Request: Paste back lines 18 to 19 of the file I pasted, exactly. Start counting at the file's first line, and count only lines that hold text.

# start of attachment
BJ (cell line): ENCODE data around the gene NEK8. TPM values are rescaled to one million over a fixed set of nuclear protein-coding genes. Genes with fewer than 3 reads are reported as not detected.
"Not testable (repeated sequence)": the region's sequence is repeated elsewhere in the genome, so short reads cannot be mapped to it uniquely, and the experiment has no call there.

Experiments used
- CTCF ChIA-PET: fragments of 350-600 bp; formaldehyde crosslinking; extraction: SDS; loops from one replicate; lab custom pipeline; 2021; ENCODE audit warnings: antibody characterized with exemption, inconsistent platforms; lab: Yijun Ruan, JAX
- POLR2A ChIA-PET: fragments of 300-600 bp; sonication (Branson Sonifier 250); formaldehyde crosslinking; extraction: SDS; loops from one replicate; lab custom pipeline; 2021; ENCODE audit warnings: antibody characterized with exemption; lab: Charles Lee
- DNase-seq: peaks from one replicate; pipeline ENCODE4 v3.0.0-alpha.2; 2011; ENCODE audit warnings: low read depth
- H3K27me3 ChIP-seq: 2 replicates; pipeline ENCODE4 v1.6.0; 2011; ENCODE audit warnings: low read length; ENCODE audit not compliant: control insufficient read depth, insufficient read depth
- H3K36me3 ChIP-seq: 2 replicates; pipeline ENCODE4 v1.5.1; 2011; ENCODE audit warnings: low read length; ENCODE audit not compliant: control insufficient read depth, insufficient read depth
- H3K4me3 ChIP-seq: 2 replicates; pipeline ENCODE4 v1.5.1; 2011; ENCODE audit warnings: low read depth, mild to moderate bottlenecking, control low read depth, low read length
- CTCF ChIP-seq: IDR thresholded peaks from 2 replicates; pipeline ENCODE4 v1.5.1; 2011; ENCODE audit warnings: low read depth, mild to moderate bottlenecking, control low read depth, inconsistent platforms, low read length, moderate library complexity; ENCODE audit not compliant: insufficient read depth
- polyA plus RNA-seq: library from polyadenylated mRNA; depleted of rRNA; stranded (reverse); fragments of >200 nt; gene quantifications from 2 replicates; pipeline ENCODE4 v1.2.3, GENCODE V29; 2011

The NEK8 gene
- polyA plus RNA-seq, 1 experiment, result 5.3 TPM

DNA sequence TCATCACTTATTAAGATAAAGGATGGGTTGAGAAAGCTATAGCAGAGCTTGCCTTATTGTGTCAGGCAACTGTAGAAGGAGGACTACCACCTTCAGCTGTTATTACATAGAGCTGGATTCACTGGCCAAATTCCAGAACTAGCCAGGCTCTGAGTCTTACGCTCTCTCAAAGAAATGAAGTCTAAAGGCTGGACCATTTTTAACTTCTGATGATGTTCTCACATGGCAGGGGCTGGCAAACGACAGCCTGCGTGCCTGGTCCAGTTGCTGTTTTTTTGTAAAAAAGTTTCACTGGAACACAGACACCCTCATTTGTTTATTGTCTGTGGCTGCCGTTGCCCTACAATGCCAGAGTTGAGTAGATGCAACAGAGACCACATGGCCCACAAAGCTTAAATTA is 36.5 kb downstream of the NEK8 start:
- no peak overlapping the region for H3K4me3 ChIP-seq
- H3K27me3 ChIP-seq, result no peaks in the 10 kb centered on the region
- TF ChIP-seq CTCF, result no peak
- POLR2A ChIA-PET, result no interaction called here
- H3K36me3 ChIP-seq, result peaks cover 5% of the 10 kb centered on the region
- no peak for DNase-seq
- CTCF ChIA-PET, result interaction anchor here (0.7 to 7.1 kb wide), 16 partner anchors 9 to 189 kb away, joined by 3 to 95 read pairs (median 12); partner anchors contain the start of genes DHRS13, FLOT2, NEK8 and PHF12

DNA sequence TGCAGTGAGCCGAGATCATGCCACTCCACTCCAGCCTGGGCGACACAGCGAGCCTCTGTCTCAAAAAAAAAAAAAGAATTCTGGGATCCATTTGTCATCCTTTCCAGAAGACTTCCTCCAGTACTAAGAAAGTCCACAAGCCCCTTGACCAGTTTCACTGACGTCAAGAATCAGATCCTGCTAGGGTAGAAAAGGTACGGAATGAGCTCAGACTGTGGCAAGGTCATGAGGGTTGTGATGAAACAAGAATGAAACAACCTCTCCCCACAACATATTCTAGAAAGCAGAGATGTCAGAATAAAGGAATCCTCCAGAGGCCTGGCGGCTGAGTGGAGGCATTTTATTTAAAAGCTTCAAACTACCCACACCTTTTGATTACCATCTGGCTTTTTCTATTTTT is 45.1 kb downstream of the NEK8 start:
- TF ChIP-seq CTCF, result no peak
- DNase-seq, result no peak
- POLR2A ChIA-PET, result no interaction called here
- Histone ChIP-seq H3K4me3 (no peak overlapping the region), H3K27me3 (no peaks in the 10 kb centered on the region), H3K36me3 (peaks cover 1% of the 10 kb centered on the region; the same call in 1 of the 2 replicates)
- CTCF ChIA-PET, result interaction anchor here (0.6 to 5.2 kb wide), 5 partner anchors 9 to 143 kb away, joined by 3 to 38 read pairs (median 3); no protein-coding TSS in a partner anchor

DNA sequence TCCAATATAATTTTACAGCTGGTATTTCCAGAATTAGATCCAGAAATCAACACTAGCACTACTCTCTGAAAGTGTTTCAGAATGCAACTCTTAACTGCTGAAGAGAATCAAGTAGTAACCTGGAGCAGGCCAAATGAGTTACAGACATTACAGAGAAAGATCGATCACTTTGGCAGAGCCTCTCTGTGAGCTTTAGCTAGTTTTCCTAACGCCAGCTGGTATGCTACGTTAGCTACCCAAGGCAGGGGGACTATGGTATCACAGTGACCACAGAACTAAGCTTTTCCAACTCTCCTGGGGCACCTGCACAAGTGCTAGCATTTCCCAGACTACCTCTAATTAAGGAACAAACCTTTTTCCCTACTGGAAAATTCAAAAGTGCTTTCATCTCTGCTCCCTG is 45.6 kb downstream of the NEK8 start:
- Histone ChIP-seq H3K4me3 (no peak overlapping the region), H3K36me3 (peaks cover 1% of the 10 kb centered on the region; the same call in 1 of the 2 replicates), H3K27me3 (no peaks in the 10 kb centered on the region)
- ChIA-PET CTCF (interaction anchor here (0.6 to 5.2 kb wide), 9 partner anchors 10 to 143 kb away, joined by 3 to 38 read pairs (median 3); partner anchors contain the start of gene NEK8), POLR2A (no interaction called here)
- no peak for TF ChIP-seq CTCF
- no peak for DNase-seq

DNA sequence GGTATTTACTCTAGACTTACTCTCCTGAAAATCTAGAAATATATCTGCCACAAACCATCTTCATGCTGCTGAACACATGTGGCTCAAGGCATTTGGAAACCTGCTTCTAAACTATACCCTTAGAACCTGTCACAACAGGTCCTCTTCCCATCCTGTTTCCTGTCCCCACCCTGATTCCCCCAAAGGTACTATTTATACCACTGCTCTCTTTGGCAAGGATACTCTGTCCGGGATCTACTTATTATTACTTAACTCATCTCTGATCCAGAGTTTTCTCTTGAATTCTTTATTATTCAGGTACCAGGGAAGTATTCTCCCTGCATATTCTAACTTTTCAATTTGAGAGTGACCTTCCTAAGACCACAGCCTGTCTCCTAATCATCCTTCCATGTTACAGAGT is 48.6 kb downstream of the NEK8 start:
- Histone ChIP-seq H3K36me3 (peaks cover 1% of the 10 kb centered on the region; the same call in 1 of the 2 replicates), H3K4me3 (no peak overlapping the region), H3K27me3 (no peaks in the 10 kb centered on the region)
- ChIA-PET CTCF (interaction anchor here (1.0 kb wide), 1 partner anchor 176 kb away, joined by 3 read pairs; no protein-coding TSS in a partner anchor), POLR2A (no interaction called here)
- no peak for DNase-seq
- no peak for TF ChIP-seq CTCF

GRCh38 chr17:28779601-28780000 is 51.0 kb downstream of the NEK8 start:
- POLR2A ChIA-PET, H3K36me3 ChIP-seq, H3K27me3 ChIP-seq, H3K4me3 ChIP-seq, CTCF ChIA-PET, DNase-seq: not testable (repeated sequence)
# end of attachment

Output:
- POLR2A ChIA-PET, result no interaction called here
- H3K36me3 ChIP-seq, result peaks cover 5% of the 10 kb centered on the region